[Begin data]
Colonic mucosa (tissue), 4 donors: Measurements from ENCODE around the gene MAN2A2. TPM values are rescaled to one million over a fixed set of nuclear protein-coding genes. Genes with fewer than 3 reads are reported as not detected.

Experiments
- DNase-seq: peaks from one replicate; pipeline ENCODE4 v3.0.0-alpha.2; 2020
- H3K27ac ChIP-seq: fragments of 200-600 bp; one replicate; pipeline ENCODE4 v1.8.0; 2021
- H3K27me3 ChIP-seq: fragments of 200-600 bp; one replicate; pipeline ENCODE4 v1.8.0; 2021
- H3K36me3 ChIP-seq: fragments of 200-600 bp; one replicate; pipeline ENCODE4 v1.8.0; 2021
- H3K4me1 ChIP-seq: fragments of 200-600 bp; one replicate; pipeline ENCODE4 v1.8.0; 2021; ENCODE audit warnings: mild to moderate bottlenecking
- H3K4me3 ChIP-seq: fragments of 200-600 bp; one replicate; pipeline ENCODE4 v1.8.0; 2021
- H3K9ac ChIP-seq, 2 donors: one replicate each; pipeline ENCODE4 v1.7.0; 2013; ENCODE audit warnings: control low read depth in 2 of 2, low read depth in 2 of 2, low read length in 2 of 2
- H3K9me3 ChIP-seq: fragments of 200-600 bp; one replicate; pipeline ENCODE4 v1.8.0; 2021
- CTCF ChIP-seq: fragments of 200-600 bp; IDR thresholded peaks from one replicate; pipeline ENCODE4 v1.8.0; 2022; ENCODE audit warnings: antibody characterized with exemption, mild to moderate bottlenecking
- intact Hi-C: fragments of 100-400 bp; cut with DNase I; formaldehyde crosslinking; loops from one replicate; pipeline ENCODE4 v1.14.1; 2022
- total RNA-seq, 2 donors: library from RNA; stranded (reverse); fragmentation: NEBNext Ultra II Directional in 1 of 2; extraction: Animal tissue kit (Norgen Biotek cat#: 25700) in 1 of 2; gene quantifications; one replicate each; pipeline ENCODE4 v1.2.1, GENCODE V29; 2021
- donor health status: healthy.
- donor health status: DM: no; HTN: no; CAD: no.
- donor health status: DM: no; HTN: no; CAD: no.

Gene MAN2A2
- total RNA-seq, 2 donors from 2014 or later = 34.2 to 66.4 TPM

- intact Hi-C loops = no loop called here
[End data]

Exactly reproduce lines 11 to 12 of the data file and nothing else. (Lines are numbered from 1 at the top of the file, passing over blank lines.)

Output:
- CTCF ChIP-seq: fragments of 200-600 bp; IDR thresholded peaks from one replicate; pipeline ENCODE4 v1.8.0; 2022; ENCODE audit warnings: antibody characterized with exemption, mild to moderate bottlenecking
- intact Hi-C: fragments of 100-400 bp; cut with DNase I; formaldehyde crosslinking; loops from one replicate; pipeline ENCODE4 v1.14.1; 2022